(NECN: Jack Thurston, Milton, Vt.) - Longtime park ranger Chuck Murray told New England Cable News he raced to evacuate the beach at the Sand Bar State Park in Milton, Vt. Wednesday evening, after seeing a powerful storm rolling over Lake Champlain.
"Had someone not warned them, it would've been disastrous," Murray said.
A falling tree crushed a picnic table, where Murray remembered seeing patrons eating just minutes before the pounding rain and wind toppled the maple. In another section of the park, winds that may have reached more than 60 miles per hour flipped a picnic table up so it reached the branches of a tree.
"These canoes are normally stacked up over there," Murray said, gesturing to a collection of canoes on the beach. "And the wind got ahold of them and blew these over. And blew that one right up on top of that barbecue grill; poked a hole in the bottom of it!"
In many communities in Vermont, chainsaws, wood chippers and other equipment roared Thursday. Homeowners, businesses and power companies were busy picking up the mess from fallen limbs. In downtown Burlington, Vt., localized flooding briefly turned city streets into small rivers Wednesday when heavy rainfall overwhelmed storm drains. That resulted in flooded basements and pavement damage in some neighborhoods.
Well over 10,000 power customers lost electricity Wednesday night, officials with area utilities said. Most were restored by midday Thursday.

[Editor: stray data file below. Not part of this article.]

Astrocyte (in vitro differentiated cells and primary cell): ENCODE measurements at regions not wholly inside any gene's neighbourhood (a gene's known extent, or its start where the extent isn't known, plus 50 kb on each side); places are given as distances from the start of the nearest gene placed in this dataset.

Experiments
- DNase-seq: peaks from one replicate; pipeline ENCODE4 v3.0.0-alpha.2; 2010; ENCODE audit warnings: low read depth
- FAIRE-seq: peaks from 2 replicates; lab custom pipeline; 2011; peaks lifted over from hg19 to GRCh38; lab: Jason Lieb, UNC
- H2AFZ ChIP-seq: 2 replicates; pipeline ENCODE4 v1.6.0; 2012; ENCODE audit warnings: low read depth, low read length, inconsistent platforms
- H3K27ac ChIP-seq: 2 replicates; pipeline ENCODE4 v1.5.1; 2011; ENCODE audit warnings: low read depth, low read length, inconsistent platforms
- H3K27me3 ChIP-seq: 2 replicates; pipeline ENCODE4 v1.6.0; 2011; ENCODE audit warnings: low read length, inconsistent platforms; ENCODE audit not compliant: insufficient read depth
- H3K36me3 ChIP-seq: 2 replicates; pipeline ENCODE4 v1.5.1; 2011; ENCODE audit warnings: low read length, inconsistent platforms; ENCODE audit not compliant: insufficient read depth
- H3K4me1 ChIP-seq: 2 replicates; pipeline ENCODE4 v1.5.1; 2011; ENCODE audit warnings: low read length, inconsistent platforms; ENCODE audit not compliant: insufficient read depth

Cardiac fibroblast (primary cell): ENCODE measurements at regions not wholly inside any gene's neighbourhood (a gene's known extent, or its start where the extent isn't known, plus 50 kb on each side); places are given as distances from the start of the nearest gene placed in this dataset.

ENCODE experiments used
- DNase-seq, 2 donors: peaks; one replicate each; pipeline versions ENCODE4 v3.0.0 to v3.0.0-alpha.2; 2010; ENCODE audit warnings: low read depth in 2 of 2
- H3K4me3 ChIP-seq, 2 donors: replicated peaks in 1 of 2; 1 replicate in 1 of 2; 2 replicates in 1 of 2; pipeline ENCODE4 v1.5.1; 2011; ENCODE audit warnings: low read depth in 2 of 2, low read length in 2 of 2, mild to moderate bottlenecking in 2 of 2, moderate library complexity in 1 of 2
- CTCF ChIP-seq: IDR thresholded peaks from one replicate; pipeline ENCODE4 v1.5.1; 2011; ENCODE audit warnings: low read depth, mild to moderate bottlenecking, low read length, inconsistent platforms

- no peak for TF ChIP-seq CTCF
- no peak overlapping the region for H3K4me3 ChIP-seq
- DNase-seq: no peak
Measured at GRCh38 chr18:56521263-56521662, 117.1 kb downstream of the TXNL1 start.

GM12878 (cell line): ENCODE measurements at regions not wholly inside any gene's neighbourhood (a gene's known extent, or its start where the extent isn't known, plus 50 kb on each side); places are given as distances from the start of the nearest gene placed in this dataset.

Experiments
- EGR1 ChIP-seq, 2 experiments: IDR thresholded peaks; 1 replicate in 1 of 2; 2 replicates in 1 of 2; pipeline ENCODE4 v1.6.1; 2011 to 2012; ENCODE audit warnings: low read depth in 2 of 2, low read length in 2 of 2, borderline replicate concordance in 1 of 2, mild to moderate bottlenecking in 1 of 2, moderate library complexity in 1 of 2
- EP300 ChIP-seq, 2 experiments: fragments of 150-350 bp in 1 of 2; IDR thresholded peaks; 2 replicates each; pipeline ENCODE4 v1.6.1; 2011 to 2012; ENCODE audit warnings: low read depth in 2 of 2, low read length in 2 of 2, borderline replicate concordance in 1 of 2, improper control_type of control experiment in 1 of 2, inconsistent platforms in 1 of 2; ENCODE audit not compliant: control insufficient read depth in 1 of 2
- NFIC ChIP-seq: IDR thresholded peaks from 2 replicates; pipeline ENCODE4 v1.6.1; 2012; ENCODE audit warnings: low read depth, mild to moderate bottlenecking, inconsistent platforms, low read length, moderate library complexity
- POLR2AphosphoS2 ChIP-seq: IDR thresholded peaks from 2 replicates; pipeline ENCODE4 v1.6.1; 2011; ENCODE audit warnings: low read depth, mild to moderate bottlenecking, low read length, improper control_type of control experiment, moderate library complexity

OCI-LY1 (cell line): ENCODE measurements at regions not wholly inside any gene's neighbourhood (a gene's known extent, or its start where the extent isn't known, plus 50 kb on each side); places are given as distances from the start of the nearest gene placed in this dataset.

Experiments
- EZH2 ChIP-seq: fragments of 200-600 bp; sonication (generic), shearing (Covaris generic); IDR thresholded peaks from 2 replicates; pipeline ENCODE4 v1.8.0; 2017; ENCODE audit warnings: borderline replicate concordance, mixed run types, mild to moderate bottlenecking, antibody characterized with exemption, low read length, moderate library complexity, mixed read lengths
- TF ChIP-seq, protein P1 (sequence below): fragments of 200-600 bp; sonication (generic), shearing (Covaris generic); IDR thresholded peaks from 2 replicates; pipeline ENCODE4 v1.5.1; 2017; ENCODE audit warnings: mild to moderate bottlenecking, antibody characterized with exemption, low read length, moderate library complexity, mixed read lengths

This small state is not even one year removed from the worst natural disaster in Vermont's history. Compared to Tropical Storm Irene, the Independence Day wallop was minor.
But one of the lessons from Irene seems to have lingered, Lt. Gov. Phil Scott, R-Vt., noted. He took to the social media service Twitter to reflect, tweeting, "Stories of neighbors helping each other in [the Burlington] storms prove that we're still 'Vermont Strong.'"
Other Vermonters tweeted pictures of storm damage or information. Burlington Mayor Miro Weinberger tweeted information about power outages and how residents could report problems to city leaders.
Back at the Sand Bar State Park, staff was able to salvage a half day for a portion of the facility Thursday, but expected to be fully open Friday for what should be a busy end to the holiday week.
"It's very important to keep this park open," said summer employee Isaac Longley, a high school student from Milton. "It's a beautiful park. The breeze always blows off the lake, and a lot of people come to enjoy barbecues, swimming, and boating."
After lots of work, Longley and the other employees at the Sand Bar State Park know they'll be able to restore the popular destination's beauty. Ranger Chuck Murray has some requests, though, for the rest of the summer.
"No more storms and nice, warm weather," he chuckled.
For more information on the Vermont State Parks, visit this website.